Or don’t, I’m not a cop!
Ok, this is more a personal habit but a sensible one - hear me out. The most commonly referenced thing in unity is the idea of a Script, Unity even uses it in its context menus when creating new C# Scripts. This idea is a remnant from the days when programming in Unity was made to look approachable by non-technical game developers and frustratingly stuck around.
However it makes more sense to look at a Script as a traditional Class that extends MonoBehaviour. It might not seem like much but this distinction can help structure your games in Unity. Take a look at the hierarchy below, this is from Flocks Sake.
I use two distinct terms to organise my code, Behaviours and Classes, a folder called Scripts is nowhere to be found.
- Behaviours - Classes that extend the Monobehaviour base class and execute the Monobehaviour methods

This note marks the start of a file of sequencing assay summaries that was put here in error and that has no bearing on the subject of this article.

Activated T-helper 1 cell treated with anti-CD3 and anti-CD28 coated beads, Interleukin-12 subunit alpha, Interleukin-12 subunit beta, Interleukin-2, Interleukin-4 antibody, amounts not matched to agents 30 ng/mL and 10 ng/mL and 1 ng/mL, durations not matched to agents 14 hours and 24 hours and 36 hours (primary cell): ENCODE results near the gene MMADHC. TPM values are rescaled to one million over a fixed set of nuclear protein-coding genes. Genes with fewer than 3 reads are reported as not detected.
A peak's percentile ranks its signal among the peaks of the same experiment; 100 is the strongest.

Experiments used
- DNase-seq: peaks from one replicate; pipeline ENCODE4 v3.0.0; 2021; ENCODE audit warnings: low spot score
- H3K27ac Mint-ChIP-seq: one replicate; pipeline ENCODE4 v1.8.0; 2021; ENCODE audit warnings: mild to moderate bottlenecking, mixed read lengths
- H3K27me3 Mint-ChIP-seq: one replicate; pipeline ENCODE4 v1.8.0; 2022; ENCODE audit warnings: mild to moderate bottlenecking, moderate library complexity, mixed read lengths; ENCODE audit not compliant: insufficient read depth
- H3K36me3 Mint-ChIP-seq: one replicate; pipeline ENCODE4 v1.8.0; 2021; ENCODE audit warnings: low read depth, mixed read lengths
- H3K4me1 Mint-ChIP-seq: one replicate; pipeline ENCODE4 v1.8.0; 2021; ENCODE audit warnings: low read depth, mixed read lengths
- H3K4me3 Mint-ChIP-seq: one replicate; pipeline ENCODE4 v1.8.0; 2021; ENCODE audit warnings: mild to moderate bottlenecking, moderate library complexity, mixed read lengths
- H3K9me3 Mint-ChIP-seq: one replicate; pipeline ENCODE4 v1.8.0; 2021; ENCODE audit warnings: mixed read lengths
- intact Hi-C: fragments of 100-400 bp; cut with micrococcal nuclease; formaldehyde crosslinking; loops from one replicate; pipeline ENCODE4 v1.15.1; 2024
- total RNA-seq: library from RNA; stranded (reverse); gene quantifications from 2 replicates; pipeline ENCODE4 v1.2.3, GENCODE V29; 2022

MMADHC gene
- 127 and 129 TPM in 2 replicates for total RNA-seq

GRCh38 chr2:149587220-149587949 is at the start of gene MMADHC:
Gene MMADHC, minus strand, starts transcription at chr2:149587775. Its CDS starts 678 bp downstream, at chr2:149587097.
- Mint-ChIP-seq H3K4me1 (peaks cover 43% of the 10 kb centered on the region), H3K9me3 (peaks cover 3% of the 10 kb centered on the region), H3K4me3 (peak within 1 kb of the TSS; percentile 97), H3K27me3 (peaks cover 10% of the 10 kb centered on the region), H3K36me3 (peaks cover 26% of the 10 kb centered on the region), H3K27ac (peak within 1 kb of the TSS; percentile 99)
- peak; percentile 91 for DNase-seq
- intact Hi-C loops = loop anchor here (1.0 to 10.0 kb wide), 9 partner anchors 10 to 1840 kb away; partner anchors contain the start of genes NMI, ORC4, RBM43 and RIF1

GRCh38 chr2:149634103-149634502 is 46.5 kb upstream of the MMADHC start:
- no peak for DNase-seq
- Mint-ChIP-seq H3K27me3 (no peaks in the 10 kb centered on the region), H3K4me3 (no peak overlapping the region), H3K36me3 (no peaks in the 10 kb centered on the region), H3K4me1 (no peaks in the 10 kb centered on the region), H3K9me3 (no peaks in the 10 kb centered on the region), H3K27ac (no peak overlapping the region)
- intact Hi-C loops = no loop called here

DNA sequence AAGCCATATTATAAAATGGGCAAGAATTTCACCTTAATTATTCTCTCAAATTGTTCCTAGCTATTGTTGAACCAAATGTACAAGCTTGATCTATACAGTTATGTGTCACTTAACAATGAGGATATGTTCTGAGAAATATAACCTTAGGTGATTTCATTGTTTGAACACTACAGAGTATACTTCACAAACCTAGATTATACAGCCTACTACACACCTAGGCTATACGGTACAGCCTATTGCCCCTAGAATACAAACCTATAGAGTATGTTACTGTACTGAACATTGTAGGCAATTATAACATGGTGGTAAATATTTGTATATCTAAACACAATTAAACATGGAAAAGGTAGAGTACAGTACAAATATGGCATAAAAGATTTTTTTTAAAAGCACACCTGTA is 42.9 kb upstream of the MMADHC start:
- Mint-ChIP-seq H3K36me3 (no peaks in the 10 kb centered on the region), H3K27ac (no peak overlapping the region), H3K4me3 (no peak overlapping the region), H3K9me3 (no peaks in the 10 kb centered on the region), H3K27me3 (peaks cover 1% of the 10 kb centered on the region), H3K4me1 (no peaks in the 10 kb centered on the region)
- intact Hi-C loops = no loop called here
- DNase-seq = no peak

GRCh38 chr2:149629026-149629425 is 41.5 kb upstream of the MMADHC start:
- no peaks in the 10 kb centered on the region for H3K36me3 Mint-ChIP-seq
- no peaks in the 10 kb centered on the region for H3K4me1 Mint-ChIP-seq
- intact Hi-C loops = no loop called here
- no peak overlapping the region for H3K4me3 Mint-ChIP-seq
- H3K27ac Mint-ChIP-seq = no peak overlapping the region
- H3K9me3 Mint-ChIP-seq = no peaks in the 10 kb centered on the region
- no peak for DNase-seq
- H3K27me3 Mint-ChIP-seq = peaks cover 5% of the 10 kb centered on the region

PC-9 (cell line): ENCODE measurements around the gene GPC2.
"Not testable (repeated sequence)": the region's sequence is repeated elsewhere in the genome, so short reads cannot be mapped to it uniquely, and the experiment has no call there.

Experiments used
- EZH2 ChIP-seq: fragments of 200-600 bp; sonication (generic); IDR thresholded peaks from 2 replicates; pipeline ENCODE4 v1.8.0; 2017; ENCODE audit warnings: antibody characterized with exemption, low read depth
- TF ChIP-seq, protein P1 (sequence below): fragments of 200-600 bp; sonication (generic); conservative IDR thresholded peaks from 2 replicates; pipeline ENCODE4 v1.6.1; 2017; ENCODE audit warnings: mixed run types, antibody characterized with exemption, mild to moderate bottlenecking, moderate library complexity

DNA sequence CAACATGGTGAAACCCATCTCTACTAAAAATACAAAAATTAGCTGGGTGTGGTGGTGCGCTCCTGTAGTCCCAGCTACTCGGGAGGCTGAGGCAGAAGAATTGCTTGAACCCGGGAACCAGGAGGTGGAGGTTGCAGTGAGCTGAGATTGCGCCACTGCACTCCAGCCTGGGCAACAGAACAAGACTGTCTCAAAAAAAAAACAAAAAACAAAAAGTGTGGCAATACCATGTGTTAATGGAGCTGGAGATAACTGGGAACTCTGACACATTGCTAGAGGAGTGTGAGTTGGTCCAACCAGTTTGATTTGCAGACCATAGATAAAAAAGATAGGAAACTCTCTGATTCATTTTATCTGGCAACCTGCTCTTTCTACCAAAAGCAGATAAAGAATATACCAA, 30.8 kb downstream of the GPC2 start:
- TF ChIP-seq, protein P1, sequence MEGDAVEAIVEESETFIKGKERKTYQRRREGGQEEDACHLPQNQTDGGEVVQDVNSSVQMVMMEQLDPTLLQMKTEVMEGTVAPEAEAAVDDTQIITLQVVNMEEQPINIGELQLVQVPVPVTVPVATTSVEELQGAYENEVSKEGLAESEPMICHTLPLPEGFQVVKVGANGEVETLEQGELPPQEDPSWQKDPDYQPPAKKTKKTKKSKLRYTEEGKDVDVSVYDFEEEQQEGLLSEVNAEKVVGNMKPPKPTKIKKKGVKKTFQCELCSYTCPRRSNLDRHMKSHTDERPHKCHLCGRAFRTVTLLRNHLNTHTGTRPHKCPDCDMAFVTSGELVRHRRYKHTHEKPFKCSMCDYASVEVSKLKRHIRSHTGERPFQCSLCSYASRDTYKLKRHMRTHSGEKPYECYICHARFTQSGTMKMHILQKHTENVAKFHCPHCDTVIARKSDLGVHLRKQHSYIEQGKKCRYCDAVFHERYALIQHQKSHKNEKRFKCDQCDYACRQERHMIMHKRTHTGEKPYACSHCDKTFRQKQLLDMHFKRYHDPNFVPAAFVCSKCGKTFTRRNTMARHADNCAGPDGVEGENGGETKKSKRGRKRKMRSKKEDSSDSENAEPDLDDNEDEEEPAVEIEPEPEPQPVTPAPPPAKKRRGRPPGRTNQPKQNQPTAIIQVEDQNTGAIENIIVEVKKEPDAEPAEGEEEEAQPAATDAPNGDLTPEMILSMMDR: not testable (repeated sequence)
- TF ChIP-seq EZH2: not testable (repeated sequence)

- Classes - Standalone classes that might extend other classes but do not act as Monobehaviour instances in the game
This keeps all of your Monobehaviours away from Editor code, keeps game data classes away from your game controllers. So don’t make that Scripts folder in your next Unity project and do it properly. It’s always a great idea to have project hierarchy style just like you have a programming style.
Oh and on a final note be sure you are using the reserved folder names correctly, putting all your models in the Resources folder might seem like a good idea but could impact negatively on your project.
Links in this post:
- Unity Script API MonoBehaviour - MonoBehaviour is the base class every script derives from
- Unity Manual Special Folder Names - Folder names that Unity will interpret in a special way